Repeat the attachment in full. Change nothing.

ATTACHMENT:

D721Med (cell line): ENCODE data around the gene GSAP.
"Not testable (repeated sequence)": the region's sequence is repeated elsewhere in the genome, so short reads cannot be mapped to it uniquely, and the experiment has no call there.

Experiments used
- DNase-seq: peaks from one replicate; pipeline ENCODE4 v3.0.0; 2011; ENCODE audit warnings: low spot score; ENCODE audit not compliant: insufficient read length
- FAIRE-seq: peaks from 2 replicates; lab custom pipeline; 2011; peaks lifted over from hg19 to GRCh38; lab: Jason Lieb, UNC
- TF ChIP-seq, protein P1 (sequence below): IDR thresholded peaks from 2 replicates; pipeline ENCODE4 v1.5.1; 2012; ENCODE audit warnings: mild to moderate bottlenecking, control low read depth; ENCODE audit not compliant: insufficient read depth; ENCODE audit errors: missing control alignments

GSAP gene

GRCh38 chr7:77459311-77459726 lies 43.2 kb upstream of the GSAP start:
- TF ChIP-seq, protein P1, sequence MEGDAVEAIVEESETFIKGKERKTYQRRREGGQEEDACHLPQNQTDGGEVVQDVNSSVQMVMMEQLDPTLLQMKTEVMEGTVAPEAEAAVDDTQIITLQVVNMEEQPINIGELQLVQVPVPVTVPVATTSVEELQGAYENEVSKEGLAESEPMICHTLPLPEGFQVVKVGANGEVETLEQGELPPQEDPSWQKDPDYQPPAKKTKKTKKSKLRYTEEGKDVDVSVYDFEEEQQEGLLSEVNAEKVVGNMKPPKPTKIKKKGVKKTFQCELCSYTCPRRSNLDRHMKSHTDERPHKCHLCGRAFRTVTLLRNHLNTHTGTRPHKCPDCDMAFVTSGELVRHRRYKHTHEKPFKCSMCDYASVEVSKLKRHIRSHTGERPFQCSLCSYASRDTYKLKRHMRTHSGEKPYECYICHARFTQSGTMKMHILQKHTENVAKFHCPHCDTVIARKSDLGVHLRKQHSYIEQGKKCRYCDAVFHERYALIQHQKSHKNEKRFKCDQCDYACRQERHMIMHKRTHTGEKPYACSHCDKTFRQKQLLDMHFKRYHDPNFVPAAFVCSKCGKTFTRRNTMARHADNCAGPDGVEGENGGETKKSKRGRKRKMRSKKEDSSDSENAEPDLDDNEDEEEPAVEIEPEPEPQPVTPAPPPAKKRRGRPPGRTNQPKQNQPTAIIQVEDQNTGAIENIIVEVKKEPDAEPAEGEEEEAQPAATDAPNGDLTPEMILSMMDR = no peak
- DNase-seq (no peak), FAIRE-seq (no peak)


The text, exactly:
D721Med (cell line): ENCODE data around the gene GSAP.
"Not testable (repeated sequence)": the region's sequence is repeated elsewhere in the genome, so short reads cannot be mapped to it uniquely, and the experiment has no call there.

Experiments used
- DNase-seq: peaks from one replicate; pipeline ENCODE4 v3.0.0; 2011; ENCODE audit warnings: low spot score; ENCODE audit not compliant: insufficient read length
- FAIRE-seq: peaks from 2 replicates; lab custom pipeline; 2011; peaks lifted over from hg19 to GRCh38; lab: Jason Lieb, UNC
- TF ChIP-seq, protein P1 (sequence below): IDR thresholded peaks from 2 replicates; pipeline ENCODE4 v1.5.1; 2012; ENCODE audit warnings: mild to moderate bottlenecking, control low read depth; ENCODE audit not compliant: insufficient read depth; ENCODE audit errors: missing control alignments

GSAP gene

GRCh38 chr7:77459311-77459726 lies 43.2 kb upstream of the GSAP start:
- TF ChIP-seq, protein P1, sequence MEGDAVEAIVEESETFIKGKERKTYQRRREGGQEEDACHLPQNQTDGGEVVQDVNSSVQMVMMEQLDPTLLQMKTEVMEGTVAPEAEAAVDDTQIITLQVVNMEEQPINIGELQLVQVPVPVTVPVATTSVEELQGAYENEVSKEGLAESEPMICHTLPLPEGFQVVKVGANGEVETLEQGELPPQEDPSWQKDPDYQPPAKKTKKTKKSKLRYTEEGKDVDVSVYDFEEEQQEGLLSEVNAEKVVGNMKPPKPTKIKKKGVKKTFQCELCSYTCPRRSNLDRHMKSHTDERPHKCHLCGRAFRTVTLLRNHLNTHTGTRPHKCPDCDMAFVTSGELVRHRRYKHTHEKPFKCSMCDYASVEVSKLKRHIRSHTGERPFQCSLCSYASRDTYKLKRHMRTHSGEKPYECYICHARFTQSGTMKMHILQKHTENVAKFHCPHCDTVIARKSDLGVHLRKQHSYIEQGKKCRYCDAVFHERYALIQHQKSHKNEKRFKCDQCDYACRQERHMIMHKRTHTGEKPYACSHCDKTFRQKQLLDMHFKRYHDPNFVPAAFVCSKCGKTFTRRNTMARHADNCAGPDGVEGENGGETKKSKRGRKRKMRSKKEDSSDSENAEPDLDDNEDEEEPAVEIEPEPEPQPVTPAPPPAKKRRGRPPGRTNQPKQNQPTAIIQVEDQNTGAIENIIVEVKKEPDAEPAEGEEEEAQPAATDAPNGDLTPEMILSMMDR = no peak
- DNase-seq (no peak), FAIRE-seq (no peak)